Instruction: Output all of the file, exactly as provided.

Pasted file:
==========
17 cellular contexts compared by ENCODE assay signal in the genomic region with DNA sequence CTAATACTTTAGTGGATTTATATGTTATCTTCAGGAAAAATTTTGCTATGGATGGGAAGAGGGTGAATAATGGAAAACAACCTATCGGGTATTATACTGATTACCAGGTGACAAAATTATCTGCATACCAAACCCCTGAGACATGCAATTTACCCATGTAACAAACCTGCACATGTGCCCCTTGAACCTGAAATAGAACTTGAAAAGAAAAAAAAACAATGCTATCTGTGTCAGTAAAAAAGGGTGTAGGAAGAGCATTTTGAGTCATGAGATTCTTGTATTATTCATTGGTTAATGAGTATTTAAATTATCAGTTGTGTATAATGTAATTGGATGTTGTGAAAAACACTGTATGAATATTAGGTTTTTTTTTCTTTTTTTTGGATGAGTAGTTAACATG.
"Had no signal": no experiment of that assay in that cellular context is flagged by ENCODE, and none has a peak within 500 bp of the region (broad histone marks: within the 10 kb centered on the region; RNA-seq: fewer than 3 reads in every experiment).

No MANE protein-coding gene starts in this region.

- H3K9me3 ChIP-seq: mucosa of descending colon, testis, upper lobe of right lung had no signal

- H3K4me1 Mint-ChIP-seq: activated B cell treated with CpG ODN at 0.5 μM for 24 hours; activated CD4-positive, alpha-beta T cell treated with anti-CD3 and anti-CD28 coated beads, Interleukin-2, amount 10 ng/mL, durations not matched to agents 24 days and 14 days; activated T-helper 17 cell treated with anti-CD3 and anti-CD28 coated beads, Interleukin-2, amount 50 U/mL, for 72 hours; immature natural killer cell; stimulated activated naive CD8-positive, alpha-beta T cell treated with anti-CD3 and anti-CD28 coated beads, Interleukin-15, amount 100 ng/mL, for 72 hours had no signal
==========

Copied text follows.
17 cellular contexts compared by ENCODE assay signal in the genomic region with DNA sequence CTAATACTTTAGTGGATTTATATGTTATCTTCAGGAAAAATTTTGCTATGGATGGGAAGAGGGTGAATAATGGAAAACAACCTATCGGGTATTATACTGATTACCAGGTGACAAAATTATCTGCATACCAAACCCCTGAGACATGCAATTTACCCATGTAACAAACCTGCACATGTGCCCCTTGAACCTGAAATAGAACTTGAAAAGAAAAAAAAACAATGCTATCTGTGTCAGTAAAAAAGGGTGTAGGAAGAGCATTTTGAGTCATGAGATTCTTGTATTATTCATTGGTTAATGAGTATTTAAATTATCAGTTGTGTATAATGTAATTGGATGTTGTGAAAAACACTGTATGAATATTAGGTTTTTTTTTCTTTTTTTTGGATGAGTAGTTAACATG.
"Had no signal": no experiment of that assay in that cellular context is flagged by ENCODE, and none has a peak within 500 bp of the region (broad histone marks: within the 10 kb centered on the region; RNA-seq: fewer than 3 reads in every experiment).

No MANE protein-coding gene starts in this region.

- H3K9me3 ChIP-seq: mucosa of descending colon, testis, upper lobe of right lung had no signal

- H3K4me1 Mint-ChIP-seq: activated B cell treated with CpG ODN at 0.5 μM for 24 hours; activated CD4-positive, alpha-beta T cell treated with anti-CD3 and anti-CD28 coated beads, Interleukin-2, amount 10 ng/mL, durations not matched to agents 24 days and 14 days; activated T-helper 17 cell treated with anti-CD3 and anti-CD28 coated beads, Interleukin-2, amount 50 U/mL, for 72 hours; immature natural killer cell; stimulated activated naive CD8-positive, alpha-beta T cell treated with anti-CD3 and anti-CD28 coated beads, Interleukin-15, amount 100 ng/mL, for 72 hours had no signal